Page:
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If You Connect It, Protect It - National Cybersecurity Awareness Month #BeCyberSmart

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Over the years, the desire for home automation has been on the rise. Smart home products like smart assistants, doorbells, lighting, thermostats, appliances, security cameras and more are becoming more common in the household. According to Swedish research firm Berg Insights, "63 million American homes will qualify as “smart” by 2021." In building a smart home, home owners are able to increase efficiency, reduce costs, conserve energy and a whole host of other benefits. What’s even more important, home owners must realize that this also increases the risk for potential security concerns.

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By connecting smart home devices to our WiFi network, we can potentially open up our entire network to vulnerabilities. The good news is that by being proactive, you can help secure your smart devices as well as your network. Below, we share some tips on how you can reduce the risks of having IoT devices in your home.

 

  • Do your homework
    Prior to purchasing a new smart device for your home, it’s a good idea to do your research. Things you should research include product reviews, security/privacy concerns, and understanding security features the device has or doesn’t have.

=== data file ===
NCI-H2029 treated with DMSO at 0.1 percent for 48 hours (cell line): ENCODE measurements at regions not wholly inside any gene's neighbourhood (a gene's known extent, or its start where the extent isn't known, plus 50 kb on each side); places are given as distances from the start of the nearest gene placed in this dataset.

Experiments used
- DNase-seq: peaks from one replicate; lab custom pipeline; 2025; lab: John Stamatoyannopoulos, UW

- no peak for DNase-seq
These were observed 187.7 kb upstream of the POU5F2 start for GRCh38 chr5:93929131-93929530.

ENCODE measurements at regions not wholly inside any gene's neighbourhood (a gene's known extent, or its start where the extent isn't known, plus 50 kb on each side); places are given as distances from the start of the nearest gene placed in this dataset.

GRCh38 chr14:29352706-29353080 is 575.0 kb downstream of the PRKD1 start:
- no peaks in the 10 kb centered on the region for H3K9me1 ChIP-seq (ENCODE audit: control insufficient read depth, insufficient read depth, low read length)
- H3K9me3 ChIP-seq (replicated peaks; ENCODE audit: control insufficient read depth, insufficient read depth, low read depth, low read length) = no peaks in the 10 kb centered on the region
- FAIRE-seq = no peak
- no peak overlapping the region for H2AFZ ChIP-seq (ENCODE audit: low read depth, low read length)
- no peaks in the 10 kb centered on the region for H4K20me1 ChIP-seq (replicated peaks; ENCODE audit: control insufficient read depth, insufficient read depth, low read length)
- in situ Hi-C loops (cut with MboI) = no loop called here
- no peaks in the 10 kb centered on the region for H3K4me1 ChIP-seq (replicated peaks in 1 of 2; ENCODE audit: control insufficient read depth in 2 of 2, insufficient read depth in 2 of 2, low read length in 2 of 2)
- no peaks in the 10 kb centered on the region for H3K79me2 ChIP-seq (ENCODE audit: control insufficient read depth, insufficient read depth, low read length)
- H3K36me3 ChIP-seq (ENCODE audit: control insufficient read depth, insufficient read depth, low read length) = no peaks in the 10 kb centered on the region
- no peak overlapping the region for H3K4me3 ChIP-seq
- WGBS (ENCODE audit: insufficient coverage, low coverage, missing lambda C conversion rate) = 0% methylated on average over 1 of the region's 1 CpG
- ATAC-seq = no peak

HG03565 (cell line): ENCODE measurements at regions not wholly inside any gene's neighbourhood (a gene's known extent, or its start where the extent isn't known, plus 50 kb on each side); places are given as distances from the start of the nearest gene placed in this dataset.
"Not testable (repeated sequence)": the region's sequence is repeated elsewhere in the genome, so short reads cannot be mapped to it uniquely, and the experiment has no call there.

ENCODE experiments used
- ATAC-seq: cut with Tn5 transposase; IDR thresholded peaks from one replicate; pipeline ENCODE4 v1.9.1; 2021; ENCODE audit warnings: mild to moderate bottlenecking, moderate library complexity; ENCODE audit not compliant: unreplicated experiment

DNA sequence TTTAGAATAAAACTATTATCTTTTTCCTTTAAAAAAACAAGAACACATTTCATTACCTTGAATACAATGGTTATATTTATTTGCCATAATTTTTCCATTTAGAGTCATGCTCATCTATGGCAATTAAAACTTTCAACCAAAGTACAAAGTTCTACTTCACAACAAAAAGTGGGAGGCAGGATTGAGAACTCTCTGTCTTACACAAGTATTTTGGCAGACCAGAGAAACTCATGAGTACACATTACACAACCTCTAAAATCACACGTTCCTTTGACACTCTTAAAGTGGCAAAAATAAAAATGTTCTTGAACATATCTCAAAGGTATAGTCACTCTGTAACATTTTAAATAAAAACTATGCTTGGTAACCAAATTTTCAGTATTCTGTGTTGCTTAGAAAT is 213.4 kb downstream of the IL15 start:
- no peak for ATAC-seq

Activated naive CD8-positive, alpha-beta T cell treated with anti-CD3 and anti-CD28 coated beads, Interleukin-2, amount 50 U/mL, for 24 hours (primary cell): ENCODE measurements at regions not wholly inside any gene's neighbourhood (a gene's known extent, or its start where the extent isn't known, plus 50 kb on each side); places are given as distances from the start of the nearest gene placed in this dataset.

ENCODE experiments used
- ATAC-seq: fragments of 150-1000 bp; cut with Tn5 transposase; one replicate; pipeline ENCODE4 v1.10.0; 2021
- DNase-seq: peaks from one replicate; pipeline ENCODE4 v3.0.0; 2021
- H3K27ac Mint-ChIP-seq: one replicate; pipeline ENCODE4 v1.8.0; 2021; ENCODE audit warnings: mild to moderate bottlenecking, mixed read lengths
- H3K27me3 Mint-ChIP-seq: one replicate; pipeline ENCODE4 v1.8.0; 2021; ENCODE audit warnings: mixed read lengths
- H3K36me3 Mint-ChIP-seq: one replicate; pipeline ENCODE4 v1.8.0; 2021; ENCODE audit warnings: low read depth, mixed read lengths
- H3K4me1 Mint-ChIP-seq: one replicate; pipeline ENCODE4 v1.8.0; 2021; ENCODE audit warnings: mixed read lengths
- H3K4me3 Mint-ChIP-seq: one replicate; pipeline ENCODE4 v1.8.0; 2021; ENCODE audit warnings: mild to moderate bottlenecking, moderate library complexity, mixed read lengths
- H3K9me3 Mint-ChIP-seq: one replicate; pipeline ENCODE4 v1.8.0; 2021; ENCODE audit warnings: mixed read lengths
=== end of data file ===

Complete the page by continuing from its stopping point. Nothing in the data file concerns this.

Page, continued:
• Change default usernames and passwords
    Many IoT devices come with default usernames and passwords. When changing passwords, look to use long and unique passphrases. If possible, using multi-factor authentication (MFA) will also help strengthen your online accounts by enabling the strongest authentication tools available.

  • Put your IoT devices on a guest WiFi network
    By putting your smart devices on a separate network, it won’t allow an attacker access to your primary devices, such as laptops, in the event a device is compromised.

  • Configure your privacy and security settings
    As soon as you turn on a new smart device, it’s a good idea to configure its privacy and security settings, especially since most devices default to the least secure settings.

  • Disable features you may not need
    IoT devices will often have features you will never need or use. If you come across any features you are certain you won’t need or use, disable them to protect your security and privacy.

  • Keep software up to date
    Anytime a manufacturer makes a software update available, download it immediately. These updates typically include important changes that improve your devices’ performance and security.

 

Do you practice any of the tips shared? What else do you do to make sure your connected devices are protected? Tell us in the comments below!

 

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